Our reader reviews allow you to share your comments on titles you liked, or didn't, with others. By submitting an online review, you are representing to Barnes & Noble.com that all information contained in your review is original and accurate in all respects, and that the submission of such content by you and the posting of such content by Barnes & Noble.com does not and will not violate the rights of any third party. Please follow the rules below to help ensure that your review can be posted.

Reviews by Our Customers Under the Age of 13

We highly value and respect everyone's opinion concerning the titles we offer. However, we cannot allow persons under the age of 13 to have accounts at BN.com or to post customer reviews. Please see our Terms of Use for more details.

What to exclude from your review:

Please do not write about reviews, commentary, or information posted on the product page. If you see any errors in the information on the product page, please send us an email.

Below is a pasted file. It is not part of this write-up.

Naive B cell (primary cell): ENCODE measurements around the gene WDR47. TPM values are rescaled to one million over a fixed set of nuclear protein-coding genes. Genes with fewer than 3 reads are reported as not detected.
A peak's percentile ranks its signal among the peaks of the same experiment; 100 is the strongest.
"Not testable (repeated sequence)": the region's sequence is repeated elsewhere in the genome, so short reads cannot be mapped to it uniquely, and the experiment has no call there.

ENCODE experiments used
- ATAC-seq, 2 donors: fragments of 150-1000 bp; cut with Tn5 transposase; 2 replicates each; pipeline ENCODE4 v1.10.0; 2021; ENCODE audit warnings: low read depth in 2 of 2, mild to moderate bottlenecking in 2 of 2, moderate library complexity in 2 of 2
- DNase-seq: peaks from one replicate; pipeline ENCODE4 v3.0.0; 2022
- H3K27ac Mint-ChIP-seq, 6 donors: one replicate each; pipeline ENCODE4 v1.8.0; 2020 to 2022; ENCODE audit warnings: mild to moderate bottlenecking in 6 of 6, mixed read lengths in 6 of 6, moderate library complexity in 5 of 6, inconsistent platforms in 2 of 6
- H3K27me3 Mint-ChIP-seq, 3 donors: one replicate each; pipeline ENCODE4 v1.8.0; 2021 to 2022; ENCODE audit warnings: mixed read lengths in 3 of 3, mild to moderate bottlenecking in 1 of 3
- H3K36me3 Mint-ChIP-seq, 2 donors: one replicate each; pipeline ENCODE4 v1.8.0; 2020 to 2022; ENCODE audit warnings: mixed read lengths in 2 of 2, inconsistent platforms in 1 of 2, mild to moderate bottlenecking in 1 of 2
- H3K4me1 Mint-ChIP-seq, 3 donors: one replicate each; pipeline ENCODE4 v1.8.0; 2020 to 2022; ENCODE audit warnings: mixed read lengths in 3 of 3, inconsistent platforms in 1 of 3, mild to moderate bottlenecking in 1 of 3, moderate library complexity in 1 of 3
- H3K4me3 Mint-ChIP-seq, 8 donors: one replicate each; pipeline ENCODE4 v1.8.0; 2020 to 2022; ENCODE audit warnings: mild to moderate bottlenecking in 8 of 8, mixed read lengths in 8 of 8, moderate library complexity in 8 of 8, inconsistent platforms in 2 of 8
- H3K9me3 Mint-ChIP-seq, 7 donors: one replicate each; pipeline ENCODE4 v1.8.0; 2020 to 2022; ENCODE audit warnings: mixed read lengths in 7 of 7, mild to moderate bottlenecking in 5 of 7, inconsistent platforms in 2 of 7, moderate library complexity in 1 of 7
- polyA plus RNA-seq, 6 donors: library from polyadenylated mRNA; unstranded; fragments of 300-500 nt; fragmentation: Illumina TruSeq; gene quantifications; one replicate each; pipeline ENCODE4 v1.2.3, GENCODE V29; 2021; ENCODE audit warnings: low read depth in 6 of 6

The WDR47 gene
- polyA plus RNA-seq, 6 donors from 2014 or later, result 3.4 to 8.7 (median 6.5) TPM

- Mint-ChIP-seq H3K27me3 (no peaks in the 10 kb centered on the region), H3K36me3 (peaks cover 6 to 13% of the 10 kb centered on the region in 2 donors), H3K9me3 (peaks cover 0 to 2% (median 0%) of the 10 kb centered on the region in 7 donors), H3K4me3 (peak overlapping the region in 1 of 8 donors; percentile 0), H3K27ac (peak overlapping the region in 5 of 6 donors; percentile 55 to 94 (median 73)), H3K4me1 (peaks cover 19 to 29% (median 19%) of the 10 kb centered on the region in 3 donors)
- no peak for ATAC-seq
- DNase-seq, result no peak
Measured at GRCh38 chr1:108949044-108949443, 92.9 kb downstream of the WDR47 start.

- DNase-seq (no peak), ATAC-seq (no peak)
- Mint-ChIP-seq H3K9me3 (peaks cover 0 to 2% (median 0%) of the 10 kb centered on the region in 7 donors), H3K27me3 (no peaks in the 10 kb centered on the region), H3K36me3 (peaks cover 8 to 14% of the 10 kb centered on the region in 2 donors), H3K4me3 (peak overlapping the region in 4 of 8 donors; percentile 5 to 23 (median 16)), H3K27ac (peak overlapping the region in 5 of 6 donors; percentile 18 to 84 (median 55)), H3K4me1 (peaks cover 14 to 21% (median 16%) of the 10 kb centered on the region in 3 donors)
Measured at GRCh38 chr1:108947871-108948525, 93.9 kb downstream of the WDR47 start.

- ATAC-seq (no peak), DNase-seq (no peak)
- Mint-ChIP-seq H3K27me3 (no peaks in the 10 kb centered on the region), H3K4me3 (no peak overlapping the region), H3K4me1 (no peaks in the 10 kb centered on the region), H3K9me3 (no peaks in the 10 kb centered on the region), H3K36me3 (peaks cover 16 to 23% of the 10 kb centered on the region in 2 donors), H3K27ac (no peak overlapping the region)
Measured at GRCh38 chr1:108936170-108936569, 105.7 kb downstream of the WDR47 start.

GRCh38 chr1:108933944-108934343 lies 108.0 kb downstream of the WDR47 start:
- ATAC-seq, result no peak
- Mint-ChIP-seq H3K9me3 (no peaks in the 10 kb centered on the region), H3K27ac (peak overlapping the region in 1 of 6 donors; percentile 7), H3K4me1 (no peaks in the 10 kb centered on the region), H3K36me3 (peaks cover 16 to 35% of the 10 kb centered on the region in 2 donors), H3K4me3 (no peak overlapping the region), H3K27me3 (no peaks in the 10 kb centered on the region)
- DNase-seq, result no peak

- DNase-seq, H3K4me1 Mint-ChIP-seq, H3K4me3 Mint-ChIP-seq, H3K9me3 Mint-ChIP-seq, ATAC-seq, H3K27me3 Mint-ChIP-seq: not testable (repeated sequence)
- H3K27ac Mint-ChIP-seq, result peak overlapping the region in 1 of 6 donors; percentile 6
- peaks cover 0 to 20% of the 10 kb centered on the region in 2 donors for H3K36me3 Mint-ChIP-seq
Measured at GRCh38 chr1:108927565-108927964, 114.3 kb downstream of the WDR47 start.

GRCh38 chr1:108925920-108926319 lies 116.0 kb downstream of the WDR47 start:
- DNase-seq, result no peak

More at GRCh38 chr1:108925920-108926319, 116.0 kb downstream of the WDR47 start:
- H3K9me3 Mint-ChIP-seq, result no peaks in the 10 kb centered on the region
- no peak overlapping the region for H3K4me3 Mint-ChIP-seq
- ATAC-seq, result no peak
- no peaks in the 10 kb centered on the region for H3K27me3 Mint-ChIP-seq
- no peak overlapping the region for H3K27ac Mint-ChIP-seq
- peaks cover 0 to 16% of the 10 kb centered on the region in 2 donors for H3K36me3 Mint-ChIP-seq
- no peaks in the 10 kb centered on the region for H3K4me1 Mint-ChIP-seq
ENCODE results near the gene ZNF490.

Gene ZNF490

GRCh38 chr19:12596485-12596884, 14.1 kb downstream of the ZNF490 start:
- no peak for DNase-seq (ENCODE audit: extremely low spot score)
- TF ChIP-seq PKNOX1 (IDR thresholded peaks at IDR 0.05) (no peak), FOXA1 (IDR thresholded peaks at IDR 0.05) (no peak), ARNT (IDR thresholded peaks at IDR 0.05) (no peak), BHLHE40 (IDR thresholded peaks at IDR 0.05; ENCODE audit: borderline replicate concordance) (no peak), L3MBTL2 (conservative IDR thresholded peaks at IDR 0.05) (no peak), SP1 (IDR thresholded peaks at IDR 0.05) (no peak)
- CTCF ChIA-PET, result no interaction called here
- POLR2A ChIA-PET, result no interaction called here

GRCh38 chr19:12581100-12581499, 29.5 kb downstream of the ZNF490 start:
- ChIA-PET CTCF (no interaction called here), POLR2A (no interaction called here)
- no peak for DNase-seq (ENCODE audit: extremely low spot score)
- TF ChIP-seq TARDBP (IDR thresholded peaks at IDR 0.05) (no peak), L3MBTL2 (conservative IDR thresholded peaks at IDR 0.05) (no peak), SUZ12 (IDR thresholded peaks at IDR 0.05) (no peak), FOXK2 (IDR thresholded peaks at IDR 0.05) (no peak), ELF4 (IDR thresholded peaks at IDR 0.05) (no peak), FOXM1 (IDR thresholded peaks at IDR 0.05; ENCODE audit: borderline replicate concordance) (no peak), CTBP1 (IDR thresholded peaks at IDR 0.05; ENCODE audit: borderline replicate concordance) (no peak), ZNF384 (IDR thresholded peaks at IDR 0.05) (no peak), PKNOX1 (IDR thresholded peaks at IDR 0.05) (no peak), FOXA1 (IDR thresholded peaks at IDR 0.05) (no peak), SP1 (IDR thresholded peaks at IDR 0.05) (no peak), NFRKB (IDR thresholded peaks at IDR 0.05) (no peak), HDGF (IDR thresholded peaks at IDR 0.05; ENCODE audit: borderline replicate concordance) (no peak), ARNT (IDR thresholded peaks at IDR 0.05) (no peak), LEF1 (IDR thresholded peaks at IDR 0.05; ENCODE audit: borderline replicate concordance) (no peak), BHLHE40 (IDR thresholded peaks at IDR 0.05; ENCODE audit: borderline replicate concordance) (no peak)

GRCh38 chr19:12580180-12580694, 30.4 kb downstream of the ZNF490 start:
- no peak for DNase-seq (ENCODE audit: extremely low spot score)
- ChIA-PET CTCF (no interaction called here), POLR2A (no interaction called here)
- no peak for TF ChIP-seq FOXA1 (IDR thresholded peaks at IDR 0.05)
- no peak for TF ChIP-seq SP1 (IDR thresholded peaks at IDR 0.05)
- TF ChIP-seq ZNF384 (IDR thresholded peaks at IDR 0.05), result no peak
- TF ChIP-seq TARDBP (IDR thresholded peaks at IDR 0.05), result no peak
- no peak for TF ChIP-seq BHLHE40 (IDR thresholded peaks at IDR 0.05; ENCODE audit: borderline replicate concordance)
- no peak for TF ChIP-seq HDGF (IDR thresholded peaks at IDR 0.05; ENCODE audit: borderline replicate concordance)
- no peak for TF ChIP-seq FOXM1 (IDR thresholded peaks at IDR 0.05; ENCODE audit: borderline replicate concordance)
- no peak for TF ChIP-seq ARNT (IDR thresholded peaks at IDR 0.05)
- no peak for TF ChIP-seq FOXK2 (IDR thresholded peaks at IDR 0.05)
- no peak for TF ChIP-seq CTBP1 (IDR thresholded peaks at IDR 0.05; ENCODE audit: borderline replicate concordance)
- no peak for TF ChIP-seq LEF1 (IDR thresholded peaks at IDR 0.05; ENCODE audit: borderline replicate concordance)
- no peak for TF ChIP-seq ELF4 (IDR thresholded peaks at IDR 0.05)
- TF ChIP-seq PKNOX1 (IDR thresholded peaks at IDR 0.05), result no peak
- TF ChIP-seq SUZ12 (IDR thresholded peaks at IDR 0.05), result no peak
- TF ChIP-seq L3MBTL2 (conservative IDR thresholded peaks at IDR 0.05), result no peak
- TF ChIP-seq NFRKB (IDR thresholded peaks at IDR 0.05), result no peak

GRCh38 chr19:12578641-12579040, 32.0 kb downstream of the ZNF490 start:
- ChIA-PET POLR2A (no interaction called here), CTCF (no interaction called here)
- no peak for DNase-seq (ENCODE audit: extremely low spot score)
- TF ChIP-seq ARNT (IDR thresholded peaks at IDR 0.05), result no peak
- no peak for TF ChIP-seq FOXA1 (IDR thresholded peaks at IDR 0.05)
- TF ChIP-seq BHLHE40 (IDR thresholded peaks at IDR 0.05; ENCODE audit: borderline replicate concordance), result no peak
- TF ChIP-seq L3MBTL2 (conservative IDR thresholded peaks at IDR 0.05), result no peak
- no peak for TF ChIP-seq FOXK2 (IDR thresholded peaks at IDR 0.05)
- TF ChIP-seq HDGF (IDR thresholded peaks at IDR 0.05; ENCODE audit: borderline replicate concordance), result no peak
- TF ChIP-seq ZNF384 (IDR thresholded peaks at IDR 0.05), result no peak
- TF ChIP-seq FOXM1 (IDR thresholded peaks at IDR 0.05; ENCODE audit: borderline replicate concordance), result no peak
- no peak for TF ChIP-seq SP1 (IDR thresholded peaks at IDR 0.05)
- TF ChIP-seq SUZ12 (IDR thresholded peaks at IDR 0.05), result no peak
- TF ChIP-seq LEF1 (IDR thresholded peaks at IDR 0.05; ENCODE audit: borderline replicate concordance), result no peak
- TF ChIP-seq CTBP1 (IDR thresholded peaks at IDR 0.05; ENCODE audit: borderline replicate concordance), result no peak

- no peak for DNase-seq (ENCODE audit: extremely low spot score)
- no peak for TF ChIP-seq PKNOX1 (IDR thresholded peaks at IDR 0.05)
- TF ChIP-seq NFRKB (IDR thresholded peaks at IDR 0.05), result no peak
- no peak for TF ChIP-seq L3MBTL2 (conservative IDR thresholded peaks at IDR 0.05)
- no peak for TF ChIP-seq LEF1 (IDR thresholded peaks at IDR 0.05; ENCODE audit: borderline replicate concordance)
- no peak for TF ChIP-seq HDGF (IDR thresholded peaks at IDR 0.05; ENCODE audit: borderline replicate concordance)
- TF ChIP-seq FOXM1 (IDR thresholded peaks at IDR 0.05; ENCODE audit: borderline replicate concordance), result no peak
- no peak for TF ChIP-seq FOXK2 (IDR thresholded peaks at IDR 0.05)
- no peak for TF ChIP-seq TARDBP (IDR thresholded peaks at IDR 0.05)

Reviews should not contain any of the following:

  • - HTML tags, profanity, obscenities, vulgarities, or comments that defame anyone
  • - Time-sensitive information such as tour dates, signings, lectures, etc.
  • - Single-word reviews. Other people will read your review to discover why you liked or didn't like the title. Be descriptive.
  • - Comments focusing on the author or that may ruin the ending for others
  • - Phone numbers, addresses, URLs
  • - Pricing and availability information or alternative ordering information
  • - Advertisements or commercial solicitation

Reminder:

  • - By submitting a review, you grant to Barnes & Noble.com and its sublicensees the royalty-free, perpetual, irrevocable right and license to use the review in accordance with the Barnes & Noble.com Terms of Use.
  • - Barnes & Noble.com reserves the right not to post any review -- particularly those that do not follow the terms and conditions of these Rules. Barnes & Noble.com also reserves the right to remove any review at any time without notice.
  • - See Terms of Use for other conditions and disclaimers.
Search for Products You'd Like to Recommend

Recommend other products that relate to your review. Just search for them below and share!

Create a Pen Name

Your Pen Name is your unique identity on BN.com. It will appear on the reviews you write and other website activities. Your Pen Name cannot be edited, changed or deleted once submitted.

 
Your Pen Name can be any combination of alphanumeric characters (plus - and _), and must be at least two characters long.

Continue Anonymously